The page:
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Loss of personal items adds to family’s grief

My mother passed away last Thursday. She was a resident of a local long-term care facility and had been moved to its hospice care unit. In the move to the hospice unit, her belongings were packed up by the facility and moved into a storage unit on the premises. When we picked up her things, we noticed right away that two items were missing: her purse and the dress she was going to be buried in.

We were told that the purse had been locked in the social worker’s office at the time of the move to hospice. In talking with the social worker, we were told that the purse had never been in the social worker’s office. We finally found the purse, however, it was empty. There was nothing of value in the purse; it was that we were misled about the handling of it. The dress, which is still missing, is one of sentimental value; she wore it to her grandson’s wedding. It was nothing fancy or expensive and we can get another dress to bury her in, but we trusted that it would be safe in the nursing home’s care.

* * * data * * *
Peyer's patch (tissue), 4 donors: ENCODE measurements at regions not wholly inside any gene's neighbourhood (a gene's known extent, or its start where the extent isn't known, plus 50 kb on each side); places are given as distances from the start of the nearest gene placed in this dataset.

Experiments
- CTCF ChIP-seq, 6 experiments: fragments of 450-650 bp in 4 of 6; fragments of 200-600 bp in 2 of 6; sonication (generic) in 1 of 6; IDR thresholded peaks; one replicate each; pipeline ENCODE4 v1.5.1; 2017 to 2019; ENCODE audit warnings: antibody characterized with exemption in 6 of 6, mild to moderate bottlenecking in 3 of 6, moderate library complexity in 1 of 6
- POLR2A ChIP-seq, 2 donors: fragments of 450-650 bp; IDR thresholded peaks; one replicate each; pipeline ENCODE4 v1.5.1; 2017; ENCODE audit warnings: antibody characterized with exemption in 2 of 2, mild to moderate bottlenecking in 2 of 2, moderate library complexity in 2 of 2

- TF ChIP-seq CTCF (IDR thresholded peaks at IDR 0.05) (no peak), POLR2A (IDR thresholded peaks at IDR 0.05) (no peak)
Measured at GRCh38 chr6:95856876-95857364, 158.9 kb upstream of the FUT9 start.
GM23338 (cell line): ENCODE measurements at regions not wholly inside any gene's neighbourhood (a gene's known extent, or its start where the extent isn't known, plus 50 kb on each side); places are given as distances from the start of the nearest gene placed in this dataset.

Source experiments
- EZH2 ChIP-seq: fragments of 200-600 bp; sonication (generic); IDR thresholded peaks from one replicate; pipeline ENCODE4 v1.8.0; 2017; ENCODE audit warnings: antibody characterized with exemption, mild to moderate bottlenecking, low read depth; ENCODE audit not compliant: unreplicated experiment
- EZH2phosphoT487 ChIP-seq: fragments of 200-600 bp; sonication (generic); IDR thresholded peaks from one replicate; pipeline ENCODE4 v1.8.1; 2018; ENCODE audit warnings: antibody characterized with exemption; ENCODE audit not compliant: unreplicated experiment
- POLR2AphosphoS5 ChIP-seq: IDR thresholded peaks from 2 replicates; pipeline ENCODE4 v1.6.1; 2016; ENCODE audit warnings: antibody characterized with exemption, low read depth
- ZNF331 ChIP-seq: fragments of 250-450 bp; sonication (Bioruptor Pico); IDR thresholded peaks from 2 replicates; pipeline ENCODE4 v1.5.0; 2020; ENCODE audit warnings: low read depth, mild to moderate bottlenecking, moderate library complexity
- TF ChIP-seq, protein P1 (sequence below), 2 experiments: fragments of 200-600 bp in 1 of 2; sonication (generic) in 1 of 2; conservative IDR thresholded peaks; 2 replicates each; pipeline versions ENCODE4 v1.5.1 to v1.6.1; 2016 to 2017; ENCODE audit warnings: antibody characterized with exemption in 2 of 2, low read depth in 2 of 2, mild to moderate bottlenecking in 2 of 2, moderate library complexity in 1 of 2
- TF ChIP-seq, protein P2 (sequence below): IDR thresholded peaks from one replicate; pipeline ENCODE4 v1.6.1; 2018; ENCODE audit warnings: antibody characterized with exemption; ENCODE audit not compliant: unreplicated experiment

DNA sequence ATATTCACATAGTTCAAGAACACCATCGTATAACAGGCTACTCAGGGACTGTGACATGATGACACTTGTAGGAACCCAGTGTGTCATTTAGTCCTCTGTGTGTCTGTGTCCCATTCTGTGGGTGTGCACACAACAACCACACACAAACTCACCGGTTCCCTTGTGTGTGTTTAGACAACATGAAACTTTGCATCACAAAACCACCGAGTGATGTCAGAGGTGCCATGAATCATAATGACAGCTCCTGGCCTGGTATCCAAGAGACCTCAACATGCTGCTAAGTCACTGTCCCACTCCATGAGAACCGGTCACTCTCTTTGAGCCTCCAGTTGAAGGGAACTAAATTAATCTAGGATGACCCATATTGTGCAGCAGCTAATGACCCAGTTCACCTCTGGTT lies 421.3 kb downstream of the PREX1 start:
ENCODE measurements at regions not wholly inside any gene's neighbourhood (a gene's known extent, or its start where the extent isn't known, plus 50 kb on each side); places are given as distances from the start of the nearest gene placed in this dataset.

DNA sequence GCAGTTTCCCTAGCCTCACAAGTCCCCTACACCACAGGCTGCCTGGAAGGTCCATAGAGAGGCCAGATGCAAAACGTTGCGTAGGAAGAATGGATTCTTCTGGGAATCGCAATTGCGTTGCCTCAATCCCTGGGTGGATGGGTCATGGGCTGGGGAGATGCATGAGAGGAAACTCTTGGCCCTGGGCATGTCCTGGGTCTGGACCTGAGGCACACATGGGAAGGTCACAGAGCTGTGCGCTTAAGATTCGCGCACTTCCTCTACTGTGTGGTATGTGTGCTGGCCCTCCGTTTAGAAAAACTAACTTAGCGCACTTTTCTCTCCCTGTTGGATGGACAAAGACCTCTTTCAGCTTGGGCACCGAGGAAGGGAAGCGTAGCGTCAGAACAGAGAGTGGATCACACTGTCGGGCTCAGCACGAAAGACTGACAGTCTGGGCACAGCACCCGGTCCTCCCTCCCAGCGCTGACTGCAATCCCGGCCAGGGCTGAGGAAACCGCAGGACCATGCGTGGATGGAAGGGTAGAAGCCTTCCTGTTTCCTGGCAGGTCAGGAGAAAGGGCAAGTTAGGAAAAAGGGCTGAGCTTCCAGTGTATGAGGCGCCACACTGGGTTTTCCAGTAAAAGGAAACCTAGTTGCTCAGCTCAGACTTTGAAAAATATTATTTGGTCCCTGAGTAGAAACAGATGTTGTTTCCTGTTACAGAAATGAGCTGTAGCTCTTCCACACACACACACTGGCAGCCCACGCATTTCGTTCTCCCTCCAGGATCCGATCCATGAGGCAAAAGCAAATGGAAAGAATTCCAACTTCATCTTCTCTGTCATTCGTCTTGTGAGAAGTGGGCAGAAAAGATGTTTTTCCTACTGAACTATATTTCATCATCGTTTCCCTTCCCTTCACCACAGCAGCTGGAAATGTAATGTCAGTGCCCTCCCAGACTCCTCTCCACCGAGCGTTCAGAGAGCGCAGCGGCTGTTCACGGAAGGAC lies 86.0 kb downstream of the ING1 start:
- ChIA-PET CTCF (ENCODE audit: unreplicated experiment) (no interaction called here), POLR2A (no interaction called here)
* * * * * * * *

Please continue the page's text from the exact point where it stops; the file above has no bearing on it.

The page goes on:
We have also found that some of her undergarments have gone missing, including her mastectomy bras and breast prosthesis, all of which were custom made for her. It saddens me to think that those caring for my mother could behave so badly as to possibly take things of no value to them, causing aggravation and frustration to the family in addition to the grief that we are experiencing. For those who have family members in a long-term care facility, please keep a careful watch on their belongings and remove those things that have value, whether sentimental or monetary. You never know what might happen.

Amy Dolce

Tonawanda